US-UK Special Forces Begin South Iraqi Oil Fields Takeover
20 February 2003
American and British special forces are reliably reported by DEBKA-Net-Weeklys exclusive military and intelligence sources to have begun taking over Iraqi oil fields close to the Kuwait border and around the port town of Basra, in audacious commando operations. These fields account for three-quarters of Iraqs oil output. The fields occupied are North Rumeila, which abuts on the border with Kuwait, as well as West Qurna and parts of Majnoon, near Basra. Allied troops are now attacking the oil refineries of Basra and Al Nasiriyah, before moving on to Al-Samawah and smaller oil fields near the Iranian border.
First reports from the region indicate that the takeover met hardly any resistance, which accounts for the slight damage to the oil fields and their installations.
This key operation is the most important to be carried out by combined Western special forces since April last year, when small units of undercover and elite troops first entered Iraq. Since then, these units have established footholds in northern, western and eastern Iraq.
Washington decided to seize the southern oil fields early last week after receiving intelligence reports from Kirkuk that Saddam Hussein had posted armed Iranian opposition Mujaheddin al-Khalq fighters armed with explosives, some of them suicide units, with orders to set the oil fields of Kirkuk on fire the minute an American or Turkish invasion began.
The news spurred the decision by US war planners led by General Tommy Franks to keep the southern oil fields safe from this peril. The order to the commandos to go forward was most probably issued on Saturday night, February 16. It explains Kuwaits sudden announcement a few hours earlier closing its oil fields along the Iraqi border and evacuating non-essential personnel.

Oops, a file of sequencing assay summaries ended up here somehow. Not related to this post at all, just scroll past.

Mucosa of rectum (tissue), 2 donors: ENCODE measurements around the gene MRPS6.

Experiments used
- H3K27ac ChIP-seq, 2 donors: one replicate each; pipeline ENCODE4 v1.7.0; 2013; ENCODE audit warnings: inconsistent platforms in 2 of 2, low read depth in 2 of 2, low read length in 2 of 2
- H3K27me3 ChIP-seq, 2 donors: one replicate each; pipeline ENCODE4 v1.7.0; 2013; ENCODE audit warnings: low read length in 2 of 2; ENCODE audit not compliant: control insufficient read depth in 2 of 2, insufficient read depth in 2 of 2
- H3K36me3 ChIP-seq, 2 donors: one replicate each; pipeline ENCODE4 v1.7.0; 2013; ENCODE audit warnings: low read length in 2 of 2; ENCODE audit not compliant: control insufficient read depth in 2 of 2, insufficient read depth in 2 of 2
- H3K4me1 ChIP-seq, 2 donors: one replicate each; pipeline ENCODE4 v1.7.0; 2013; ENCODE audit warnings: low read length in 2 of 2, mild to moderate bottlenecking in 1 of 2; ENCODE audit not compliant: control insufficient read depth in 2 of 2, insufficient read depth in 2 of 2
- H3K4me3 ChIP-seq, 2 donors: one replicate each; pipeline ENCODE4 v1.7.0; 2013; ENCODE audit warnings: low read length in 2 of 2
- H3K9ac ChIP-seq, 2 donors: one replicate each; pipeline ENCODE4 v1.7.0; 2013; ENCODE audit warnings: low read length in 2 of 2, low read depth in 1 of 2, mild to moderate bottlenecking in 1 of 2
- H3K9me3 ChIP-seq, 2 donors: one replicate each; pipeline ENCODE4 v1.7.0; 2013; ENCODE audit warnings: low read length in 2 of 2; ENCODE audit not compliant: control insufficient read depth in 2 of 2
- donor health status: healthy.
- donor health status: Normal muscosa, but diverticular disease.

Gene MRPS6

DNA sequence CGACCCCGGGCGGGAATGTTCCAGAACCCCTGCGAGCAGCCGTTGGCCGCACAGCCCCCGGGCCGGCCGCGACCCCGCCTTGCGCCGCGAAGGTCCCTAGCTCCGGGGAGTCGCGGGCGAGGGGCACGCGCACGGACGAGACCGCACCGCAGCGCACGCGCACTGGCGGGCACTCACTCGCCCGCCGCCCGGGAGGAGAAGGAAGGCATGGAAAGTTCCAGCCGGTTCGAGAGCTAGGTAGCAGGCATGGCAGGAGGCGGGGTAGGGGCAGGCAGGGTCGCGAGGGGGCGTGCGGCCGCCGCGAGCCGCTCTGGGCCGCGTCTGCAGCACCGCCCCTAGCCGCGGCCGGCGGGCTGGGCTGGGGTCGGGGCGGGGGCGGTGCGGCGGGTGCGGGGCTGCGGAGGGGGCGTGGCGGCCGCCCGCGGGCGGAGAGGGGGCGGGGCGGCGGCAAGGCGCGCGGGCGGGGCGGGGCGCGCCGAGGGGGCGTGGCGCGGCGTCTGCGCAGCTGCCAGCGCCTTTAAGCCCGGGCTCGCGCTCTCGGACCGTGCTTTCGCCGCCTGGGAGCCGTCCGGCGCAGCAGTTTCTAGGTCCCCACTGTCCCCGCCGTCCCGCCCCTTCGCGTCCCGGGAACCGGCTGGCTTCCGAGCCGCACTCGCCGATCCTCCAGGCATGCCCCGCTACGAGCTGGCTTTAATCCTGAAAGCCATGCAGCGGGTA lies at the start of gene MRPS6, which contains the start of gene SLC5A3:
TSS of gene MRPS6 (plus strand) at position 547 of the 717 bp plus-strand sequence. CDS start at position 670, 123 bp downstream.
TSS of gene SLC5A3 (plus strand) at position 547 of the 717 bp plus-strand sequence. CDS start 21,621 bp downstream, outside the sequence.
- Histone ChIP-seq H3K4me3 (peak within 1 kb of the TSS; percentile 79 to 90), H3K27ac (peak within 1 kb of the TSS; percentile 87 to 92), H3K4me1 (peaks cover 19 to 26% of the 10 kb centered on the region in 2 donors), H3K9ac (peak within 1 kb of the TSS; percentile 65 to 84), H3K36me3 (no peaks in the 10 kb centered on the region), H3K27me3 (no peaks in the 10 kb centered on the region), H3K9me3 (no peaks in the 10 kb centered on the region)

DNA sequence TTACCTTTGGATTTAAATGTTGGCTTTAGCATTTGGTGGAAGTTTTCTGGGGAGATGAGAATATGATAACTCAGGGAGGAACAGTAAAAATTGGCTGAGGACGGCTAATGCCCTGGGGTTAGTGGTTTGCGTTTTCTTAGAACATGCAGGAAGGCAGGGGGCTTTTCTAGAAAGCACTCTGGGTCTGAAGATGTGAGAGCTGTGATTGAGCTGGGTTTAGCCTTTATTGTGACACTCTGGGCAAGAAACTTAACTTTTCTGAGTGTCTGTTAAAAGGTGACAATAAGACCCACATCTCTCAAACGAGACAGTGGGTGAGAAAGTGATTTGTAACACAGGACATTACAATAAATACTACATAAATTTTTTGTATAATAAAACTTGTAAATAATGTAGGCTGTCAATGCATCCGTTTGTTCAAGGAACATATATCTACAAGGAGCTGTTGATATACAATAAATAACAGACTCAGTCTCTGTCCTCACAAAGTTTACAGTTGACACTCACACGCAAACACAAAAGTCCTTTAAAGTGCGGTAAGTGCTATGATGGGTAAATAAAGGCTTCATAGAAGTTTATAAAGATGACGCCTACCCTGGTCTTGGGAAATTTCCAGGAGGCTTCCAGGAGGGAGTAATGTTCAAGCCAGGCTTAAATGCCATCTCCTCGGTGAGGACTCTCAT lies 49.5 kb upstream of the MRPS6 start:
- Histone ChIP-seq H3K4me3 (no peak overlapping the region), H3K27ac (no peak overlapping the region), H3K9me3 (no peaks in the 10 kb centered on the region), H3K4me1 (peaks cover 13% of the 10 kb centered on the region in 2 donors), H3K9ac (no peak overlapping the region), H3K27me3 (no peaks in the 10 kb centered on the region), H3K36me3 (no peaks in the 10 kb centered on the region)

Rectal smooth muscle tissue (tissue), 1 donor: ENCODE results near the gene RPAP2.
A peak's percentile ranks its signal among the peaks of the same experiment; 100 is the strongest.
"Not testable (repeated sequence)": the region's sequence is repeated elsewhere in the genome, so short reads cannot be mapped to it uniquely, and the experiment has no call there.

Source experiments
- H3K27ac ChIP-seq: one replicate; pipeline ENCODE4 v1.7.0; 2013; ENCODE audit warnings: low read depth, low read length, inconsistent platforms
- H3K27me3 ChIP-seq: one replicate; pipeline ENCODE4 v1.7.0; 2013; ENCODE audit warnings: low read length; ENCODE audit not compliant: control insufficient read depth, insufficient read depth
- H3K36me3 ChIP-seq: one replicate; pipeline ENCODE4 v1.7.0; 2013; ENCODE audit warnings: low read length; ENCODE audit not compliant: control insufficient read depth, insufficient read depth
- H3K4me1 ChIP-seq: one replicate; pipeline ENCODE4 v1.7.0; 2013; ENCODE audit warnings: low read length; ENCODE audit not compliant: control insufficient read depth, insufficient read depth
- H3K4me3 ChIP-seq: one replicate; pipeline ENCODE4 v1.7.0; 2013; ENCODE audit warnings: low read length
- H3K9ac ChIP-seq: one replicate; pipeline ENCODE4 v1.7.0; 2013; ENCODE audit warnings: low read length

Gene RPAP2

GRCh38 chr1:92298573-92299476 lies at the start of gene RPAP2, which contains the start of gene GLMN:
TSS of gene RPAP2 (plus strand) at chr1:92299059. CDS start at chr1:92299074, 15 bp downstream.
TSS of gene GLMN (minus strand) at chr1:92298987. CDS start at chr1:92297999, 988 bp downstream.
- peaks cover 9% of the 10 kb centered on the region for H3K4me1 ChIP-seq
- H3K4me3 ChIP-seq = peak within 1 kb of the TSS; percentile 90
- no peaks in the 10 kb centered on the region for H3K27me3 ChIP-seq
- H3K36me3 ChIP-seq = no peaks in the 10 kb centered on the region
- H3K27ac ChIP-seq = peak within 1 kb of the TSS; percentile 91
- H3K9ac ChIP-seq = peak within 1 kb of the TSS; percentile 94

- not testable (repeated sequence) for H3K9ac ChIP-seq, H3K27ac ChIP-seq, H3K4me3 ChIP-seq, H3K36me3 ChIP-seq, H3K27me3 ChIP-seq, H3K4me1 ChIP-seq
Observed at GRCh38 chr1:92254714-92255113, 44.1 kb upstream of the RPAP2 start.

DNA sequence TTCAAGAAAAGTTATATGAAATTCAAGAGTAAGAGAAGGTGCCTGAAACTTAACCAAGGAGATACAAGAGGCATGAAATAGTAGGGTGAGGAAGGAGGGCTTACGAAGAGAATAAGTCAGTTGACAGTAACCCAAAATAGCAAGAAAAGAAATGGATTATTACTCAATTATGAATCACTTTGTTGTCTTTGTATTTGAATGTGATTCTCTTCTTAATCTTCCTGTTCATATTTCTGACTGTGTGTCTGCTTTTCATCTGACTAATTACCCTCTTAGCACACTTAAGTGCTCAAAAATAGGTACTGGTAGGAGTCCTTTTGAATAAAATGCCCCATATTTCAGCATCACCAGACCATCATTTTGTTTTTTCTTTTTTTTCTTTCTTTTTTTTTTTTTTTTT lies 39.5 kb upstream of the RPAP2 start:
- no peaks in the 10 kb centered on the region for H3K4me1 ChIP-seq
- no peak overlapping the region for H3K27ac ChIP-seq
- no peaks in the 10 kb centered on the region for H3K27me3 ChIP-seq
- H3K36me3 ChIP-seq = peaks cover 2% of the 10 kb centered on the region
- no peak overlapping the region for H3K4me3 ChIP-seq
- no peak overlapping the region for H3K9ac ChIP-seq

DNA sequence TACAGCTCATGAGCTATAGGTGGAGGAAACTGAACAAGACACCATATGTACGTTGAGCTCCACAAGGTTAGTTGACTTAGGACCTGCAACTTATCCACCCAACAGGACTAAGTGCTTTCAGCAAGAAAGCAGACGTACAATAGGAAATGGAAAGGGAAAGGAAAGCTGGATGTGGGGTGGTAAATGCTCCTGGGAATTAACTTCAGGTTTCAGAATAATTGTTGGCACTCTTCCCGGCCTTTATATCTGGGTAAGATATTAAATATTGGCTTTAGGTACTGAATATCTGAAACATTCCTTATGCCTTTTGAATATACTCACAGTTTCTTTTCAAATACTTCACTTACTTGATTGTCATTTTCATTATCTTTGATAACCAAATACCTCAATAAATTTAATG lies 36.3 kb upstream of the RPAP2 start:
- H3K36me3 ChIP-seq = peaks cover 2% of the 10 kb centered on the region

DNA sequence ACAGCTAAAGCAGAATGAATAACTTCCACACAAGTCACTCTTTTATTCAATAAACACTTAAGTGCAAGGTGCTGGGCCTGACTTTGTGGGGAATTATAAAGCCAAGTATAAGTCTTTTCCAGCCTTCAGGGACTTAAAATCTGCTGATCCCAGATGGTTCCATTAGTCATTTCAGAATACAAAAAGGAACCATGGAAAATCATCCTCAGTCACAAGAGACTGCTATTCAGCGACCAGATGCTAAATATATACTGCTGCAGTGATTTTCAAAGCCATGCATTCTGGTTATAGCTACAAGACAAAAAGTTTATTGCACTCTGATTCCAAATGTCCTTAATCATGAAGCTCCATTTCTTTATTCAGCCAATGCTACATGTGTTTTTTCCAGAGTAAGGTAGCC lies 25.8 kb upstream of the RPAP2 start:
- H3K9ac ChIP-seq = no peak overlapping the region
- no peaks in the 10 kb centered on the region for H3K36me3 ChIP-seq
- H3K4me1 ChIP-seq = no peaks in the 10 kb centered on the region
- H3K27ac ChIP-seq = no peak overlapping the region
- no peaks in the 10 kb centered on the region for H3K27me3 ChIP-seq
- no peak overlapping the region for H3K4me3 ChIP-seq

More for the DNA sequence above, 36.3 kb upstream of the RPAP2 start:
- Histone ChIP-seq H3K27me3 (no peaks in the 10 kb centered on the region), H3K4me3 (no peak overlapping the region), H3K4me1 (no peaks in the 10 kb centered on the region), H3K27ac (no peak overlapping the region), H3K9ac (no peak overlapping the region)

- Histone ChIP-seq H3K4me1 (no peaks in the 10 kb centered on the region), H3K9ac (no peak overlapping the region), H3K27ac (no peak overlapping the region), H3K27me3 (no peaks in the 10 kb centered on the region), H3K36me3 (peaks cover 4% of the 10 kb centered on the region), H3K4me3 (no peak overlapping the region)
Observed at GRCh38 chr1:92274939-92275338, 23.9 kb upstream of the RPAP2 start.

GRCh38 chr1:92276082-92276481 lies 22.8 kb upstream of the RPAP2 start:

According to DEBKA-Net-Weeklys military sources, a part of the force went in overland from northern Kuwait while a second contingent was parachuted from US transport planes, with US Marines Apache helicopters taking part in the action.
The Washington-Ankara crisis that erupted this week over the use of Turkish bases for the US invasion of northern Iraq served the US war command as a useful distraction for keeping the move on the southern oil fields under wraps.
The Bush administration needed to keep the operation secret for a number of reasons:
Saddam Hussein had to be prevented from taking military action to foil the seizure of the oil fields. Since he had put his trust in the world leaders opposing US military action winning their standoff against the United States at the United Nations, he could not be seen engaging in hostilities. However, if the oil field takeover had been released, he could not have avoided it.
Iraqi and al Qaeda terrorist cells planted around Persian Gulf shores with orders to strike when the Americans invaded Iraq must not be alerted. The objective here was to keep them from finding out they had missed the train until their main incentive the onset of the American invasion - had slipped out of their grasp.
America would have already seized Iraqs most prized strategic asset before tabling a second resolution at the UN Security Council and before the UN arms inspectors made their third report on February 28. Washington would thus have stolen the thunder of its opponents in the Security Council and rendered its proceedings irrelevant.
The US war command expects the capture of the southern Iraqi oil fields to be completed within a few days, attaining two of the wars primary goals:
First, vital oil fields, pipelines and storage facilities will have been taken.
Second, Baghdad will have lost those oil fields and their revenue from minus day one of the war, a loss that could hasten the instigation of regime change from within the ruling clique.
A third possible gain presented itself this week: A fait accompli on this scale could persuade the Turks to come aboard the American war wagon after all and overcome Kurdish resistance to the entry of Turkish forces into northern Iraq. As a result, the northern front which was close to collapse earlier this week may be reconstituted at the eleventh hour.
There are signs on the ground that the crisis between Washington and Ankara may be more verbal than real. Our sources report that US troop transports, including those of the 3rd Division, have begun landing in Turkish airfields. Between 2000 and 2500 American troops have reached Turkish bases with light vehicles and armored carriers though no tanks or self-propelled heavy artillery are being discharged. They are still aboard freighters at sea.
Turkeys final reply to the US ultimatum is expected Friday, February 20.